- Hi. I guess I count as an expert here (I'm a political philosopher, and much of my research work is on the problem of Global justice). I'd like to make two points:
- I agree with the comment above that Peace of Westphalia covers the material here.
- The 'Opponents' section is absurdly POV - as a cosmopolitan opponent of the Westphalian system myself, I slightly dislike being lumped in with Hitler and Al Qaeda!
Cheers, Sam Clark 15:51, 8 August 2006 (UTC)
- I think this topic deserves its own article separate from the historical event Peace of Westphalia . I've replaced the POV stuff with the beginnings of a proper article JQ 23:10, 8 August 2006 (UTC)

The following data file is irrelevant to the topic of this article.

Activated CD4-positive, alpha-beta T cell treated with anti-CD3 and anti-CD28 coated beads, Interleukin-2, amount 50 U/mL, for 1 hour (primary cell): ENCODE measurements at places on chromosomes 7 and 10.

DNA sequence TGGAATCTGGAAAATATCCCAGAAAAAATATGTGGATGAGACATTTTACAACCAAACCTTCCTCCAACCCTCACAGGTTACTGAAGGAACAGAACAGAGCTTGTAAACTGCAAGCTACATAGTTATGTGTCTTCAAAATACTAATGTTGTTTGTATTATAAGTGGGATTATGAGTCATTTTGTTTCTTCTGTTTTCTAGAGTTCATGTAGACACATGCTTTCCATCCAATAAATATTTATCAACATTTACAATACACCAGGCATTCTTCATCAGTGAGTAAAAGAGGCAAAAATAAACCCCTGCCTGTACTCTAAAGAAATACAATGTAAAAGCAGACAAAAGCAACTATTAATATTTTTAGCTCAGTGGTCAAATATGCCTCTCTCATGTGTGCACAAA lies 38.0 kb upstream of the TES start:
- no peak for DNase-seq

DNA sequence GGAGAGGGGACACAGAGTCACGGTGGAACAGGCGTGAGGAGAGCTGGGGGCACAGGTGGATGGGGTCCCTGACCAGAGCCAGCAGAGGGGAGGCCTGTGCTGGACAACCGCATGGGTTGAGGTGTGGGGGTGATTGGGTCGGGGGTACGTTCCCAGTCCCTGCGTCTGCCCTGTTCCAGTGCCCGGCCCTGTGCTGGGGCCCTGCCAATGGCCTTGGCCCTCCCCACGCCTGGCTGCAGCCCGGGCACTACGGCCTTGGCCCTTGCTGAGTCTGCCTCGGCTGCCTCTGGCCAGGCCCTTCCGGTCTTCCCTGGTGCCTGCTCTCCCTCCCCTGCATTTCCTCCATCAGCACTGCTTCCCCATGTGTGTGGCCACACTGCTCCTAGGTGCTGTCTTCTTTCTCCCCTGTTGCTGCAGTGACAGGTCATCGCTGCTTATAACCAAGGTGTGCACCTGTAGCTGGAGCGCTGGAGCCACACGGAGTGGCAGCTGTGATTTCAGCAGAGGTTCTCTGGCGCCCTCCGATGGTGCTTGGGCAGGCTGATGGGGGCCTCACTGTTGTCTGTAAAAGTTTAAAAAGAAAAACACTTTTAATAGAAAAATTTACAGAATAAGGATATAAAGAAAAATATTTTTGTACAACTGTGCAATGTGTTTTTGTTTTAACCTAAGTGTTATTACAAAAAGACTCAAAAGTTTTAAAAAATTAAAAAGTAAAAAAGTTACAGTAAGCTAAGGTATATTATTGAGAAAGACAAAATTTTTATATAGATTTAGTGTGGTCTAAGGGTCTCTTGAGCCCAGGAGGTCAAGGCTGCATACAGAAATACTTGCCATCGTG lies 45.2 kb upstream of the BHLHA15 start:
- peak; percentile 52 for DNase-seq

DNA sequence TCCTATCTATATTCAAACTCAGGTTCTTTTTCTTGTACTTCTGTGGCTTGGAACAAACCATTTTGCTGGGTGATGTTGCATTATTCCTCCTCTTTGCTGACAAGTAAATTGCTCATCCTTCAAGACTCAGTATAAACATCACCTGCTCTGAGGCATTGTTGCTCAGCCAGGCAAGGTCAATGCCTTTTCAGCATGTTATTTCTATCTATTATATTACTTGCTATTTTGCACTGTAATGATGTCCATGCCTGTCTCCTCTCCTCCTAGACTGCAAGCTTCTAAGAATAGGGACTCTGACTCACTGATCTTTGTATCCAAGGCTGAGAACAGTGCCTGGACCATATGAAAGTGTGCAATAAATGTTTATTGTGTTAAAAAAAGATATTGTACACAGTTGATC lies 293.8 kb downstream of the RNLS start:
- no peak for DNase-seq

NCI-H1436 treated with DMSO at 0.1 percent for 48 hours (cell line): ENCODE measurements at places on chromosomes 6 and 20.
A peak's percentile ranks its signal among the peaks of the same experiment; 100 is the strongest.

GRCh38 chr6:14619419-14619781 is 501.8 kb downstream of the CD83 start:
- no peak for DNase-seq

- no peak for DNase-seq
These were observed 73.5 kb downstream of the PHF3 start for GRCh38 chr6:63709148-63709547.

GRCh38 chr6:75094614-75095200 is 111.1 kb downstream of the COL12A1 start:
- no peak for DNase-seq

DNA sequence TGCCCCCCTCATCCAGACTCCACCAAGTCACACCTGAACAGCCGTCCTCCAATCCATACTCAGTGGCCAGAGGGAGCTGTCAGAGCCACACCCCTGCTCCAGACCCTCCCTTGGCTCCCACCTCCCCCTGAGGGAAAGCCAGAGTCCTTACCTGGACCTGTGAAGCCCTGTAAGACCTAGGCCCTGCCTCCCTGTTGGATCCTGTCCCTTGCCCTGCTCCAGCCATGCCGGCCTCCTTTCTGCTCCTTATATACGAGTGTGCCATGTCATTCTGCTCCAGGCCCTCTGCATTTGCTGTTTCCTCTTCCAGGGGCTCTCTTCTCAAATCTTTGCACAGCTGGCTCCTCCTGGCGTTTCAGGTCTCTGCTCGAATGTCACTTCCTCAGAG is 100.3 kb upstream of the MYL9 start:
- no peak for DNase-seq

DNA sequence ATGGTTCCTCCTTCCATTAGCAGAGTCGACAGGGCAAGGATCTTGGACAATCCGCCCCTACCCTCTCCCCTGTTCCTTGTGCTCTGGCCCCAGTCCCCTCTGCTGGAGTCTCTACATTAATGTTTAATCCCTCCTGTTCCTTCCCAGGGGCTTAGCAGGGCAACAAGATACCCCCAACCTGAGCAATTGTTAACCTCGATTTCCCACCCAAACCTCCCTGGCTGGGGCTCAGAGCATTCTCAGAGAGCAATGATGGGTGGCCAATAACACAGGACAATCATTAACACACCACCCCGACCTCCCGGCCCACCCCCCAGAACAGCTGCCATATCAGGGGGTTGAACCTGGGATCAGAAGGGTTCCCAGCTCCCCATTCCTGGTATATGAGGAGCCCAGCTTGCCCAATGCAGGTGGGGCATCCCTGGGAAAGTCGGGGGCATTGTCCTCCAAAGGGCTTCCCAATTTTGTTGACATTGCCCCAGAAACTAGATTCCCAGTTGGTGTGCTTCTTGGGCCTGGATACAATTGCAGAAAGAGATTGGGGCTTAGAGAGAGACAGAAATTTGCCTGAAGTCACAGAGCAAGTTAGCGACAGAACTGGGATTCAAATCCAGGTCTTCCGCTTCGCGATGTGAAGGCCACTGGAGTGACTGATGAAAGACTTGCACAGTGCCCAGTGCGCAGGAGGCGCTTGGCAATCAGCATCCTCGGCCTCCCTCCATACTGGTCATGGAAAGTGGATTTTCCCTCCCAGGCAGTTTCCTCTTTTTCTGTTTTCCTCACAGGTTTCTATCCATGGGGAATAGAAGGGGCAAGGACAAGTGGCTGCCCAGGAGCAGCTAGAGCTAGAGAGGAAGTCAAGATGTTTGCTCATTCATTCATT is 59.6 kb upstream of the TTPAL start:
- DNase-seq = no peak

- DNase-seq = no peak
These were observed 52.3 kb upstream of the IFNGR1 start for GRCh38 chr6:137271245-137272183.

Fair enough - I like the work you've done so far. A small thing, though: isn't 'imagined communities' Benedict Anderson's coinage, not Anthony Giddens's? Cheers, Sam Clark 09:40, 9 August 2006 (UTC)
- I wasn't aware of this (I saw it in Giddens, but maybe he regarded it as so well-known as not to require attribution). Google shows you're right. Fixed now. JQ 09:59, 9 August 2006 (UTC)
- Support proposed merge of Westphalianism (very stubby) into this article JQ 03:26, 24 October 2006 (UTC)
- Me too. Cheers, Sam Clark 08:50, 24 October 2006 (UTC)
- ... forcible intervention by one country in the domestic affairs of another was less frequent in the period between 1850 and 1900 than in most previous and subsequent periods (Leurdijk 1986).
Pardon me, but if it took two hundred years to have this effect, then maybe it wasn't the Peace of Westphalia that did it.
Much of this article seems to be taken up with modern criticism or discussions of the system, not of what it actually is, or how it has historically been interpreted. It almost makes it look like a neologism. Mdotley 03:25, 31 July 2007 (UTC)